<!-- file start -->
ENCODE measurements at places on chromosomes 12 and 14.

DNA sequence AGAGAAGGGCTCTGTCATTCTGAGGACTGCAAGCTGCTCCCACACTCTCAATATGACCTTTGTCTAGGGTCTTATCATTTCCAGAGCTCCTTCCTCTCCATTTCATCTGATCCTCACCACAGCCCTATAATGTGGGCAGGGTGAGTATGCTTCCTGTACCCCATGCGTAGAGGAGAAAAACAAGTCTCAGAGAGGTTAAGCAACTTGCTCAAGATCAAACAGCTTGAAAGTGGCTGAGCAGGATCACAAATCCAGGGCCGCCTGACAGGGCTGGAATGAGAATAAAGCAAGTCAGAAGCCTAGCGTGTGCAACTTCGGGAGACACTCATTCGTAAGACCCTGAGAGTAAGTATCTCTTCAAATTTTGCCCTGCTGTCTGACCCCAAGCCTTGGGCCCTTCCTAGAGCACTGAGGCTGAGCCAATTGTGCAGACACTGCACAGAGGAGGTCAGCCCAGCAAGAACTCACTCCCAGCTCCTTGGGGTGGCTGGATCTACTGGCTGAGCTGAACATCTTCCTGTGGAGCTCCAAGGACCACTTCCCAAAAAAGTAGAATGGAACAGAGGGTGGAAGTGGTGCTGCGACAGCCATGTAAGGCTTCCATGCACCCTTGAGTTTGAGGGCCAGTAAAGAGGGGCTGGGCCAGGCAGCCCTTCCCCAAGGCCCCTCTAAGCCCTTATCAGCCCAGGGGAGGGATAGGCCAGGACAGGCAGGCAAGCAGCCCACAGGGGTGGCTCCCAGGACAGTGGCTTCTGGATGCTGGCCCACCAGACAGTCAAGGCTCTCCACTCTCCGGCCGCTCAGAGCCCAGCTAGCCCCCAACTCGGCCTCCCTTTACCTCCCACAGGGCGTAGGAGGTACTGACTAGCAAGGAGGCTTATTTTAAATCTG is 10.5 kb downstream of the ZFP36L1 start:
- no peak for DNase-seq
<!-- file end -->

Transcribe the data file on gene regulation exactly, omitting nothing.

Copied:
ENCODE measurements at places on chromosomes 12 and 14.

DNA sequence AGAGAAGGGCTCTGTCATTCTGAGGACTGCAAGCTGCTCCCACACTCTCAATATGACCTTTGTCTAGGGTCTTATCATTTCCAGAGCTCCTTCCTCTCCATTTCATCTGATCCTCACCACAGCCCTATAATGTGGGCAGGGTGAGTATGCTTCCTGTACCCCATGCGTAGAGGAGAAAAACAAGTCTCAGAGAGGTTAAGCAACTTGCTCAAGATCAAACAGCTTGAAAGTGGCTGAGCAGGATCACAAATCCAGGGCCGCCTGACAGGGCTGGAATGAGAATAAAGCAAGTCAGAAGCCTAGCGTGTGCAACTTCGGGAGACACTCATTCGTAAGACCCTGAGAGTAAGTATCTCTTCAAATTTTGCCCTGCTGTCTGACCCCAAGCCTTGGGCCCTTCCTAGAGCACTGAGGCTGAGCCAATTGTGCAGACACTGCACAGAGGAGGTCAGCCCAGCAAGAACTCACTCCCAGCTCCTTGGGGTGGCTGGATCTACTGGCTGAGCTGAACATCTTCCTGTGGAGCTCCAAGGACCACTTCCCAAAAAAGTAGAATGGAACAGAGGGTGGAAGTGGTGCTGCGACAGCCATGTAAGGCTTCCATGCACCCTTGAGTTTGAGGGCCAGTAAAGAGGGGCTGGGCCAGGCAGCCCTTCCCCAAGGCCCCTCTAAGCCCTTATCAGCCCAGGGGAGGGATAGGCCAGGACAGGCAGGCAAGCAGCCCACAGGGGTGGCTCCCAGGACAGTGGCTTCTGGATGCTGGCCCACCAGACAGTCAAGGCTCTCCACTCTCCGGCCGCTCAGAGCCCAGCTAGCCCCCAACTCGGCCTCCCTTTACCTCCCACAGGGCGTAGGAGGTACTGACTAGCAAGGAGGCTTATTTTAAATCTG is 10.5 kb downstream of the ZFP36L1 start:
- no peak for DNase-seq